Scala, a trendy object-oriented and functional language for the Java Virtual Machine, is now aligned with Java 8, the latest release of the standard Java platform.
Version 2.12.0, released Wednesday, features a complete overhaul of its compiler to take advantage of VM features in the Java upgrade, according to scala-lang.org. With Scala 2.12.0, a trait compiles directly to an interface with default methods, to improve binary compatibility and Java interoperability. And with Java 8 allowing concrete methods in interfaces, Scala 2.12.0 is able to compile a trait to a single interface classfile.
“Before, a trait was represented as an interface and a class that held the method implementations,” scala-lang.org said. “Scala 2.12 is all about making optimal use of Java 8’s new features—and thus generates code that requires a Java 8 runtime.”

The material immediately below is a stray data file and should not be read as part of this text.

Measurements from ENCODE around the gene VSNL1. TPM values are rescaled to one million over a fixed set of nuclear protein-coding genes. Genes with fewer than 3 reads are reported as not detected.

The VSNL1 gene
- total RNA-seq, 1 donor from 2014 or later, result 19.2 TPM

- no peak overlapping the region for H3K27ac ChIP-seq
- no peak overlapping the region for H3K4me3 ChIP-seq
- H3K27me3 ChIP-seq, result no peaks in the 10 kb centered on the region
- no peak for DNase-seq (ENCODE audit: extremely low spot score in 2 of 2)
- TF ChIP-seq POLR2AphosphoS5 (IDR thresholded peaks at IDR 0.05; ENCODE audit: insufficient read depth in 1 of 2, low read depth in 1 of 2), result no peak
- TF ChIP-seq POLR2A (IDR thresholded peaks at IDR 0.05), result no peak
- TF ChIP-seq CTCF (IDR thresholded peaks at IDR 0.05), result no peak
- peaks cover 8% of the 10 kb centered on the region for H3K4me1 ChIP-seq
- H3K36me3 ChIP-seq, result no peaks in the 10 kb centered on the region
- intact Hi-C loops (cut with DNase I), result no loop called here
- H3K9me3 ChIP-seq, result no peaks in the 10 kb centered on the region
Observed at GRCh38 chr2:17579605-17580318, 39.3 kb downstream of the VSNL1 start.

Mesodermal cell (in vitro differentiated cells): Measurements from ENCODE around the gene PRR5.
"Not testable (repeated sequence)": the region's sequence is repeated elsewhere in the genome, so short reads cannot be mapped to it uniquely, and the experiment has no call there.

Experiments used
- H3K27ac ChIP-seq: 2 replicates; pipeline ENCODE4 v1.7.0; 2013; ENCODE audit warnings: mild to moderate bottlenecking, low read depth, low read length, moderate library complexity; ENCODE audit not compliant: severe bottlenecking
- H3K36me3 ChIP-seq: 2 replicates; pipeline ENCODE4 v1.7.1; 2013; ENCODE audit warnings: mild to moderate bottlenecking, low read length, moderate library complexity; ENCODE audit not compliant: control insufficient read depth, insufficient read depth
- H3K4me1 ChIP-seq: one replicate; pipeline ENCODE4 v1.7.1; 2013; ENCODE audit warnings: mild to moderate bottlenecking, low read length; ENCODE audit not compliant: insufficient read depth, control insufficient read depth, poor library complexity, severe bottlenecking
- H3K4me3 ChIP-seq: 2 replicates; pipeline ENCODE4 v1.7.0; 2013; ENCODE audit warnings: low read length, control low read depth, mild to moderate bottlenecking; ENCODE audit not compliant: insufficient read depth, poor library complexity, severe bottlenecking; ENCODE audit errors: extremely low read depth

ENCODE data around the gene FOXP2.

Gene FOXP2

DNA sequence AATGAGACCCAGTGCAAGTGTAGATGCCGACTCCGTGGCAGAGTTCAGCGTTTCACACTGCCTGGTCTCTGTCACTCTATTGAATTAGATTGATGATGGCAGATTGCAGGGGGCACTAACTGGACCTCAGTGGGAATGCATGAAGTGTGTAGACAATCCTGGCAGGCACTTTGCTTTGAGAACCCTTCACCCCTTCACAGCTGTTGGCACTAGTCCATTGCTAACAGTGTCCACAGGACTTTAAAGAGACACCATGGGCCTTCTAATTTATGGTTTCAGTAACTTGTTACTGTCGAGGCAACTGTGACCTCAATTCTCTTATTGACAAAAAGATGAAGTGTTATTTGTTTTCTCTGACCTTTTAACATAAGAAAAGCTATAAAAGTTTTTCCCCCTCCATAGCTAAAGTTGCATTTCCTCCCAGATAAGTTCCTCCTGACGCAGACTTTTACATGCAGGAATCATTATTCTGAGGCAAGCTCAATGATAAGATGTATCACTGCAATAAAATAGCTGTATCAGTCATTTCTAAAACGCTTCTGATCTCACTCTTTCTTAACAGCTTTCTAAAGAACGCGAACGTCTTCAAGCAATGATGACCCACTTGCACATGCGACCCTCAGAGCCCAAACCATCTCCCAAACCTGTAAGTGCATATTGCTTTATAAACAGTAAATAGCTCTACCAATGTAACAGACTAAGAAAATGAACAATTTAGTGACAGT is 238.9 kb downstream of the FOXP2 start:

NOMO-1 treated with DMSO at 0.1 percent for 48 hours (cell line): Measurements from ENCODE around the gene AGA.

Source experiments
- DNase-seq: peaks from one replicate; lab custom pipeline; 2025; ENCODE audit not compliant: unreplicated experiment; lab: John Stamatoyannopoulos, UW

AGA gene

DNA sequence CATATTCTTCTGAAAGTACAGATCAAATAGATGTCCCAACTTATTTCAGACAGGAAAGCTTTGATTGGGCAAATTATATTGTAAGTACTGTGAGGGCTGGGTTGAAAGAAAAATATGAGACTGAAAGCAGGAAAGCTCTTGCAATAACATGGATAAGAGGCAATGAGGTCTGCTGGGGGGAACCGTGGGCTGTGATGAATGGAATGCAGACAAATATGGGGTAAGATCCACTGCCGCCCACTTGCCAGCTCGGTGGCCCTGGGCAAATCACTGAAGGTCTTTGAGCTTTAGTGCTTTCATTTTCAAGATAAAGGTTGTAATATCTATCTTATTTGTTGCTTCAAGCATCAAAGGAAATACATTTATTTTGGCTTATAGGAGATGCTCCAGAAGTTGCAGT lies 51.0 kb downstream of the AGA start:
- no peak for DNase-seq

Additionally, Scala and Java 8 interop has been improved for functional code, with methods that take functions easily called in each direction via lambda syntax. “The FunctionN classes in Scala’s standard library are now SAM (Single Abstract Method) types and all SAM types are treated uniformly—from type-checking until code generation—no class file is generated for lambdas, and
invokedynamic is used instead.”
The new version also features a new bytecode optimizer. “The optimizer is configured using the
-opt compiler option. By default it only removes unreachable code within a method.” Dead code elimination and a number of cleanup optimizations are included as well.
Scala 2.12.1, which will rectify some issues with release 2.12.0, is coming later this month; scala-lang.org says it will clean up code and offer front-end fixes. A future release of Scala 2.12.x will address an issue in which parallel collections are prone to deadlock in the REPL and object initializers. From here on out, Scala 2.12.x releases will be fully binary compatible.